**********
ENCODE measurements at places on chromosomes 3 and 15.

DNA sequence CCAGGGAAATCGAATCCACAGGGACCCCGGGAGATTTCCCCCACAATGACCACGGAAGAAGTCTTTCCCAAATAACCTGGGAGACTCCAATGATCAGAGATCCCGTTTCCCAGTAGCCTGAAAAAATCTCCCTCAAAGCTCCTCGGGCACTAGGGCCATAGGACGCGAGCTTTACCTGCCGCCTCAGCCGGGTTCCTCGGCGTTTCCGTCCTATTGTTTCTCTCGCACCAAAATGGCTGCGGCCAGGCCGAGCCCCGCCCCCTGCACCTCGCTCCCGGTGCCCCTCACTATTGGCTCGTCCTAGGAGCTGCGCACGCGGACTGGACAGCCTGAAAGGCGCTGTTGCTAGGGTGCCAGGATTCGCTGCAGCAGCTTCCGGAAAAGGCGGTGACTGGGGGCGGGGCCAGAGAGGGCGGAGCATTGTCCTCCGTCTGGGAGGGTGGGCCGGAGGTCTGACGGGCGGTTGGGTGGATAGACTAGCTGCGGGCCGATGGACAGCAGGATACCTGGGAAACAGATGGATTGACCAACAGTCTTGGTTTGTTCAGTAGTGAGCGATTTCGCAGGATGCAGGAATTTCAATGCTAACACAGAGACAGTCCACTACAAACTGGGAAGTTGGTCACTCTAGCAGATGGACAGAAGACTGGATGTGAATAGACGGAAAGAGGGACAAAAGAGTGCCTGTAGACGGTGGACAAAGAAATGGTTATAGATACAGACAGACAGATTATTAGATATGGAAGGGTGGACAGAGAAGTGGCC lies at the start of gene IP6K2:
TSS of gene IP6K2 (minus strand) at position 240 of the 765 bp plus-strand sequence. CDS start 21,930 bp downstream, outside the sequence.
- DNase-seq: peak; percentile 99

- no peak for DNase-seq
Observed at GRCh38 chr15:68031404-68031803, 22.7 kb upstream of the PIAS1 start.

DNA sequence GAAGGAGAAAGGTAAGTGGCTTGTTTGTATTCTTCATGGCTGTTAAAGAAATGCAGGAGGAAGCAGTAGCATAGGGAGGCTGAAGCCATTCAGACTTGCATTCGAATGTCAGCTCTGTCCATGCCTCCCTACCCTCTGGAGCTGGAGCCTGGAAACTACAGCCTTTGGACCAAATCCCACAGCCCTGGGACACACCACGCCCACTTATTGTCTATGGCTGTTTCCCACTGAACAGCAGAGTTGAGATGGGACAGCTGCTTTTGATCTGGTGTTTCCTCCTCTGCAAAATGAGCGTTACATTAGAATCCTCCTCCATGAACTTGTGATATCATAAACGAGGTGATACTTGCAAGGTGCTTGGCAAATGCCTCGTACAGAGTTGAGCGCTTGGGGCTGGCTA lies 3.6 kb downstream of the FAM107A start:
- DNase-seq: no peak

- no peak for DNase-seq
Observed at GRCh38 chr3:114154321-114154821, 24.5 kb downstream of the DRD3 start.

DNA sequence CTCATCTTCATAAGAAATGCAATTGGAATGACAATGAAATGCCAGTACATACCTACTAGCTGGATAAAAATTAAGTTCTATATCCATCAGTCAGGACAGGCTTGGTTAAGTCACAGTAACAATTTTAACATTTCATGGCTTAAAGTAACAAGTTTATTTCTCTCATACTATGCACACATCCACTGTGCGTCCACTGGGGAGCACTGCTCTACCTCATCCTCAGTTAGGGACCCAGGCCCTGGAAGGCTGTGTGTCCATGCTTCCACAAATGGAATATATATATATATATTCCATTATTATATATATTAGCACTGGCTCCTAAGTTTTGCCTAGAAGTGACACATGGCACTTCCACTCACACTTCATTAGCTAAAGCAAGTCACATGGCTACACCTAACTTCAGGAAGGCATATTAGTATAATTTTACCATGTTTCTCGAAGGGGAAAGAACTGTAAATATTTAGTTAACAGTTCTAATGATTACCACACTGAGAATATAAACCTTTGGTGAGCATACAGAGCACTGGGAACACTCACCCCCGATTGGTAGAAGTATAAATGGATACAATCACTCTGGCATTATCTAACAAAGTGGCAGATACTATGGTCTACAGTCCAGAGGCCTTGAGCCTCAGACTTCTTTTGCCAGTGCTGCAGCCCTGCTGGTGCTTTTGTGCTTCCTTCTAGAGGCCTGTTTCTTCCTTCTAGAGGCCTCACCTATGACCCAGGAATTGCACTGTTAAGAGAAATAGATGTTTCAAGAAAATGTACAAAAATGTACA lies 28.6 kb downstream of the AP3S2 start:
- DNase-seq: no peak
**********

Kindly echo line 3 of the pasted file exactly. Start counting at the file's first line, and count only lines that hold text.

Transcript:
TSS of gene IP6K2 (minus strand) at position 240 of the 765 bp plus-strand sequence. CDS start 21,930 bp downstream, outside the sequence.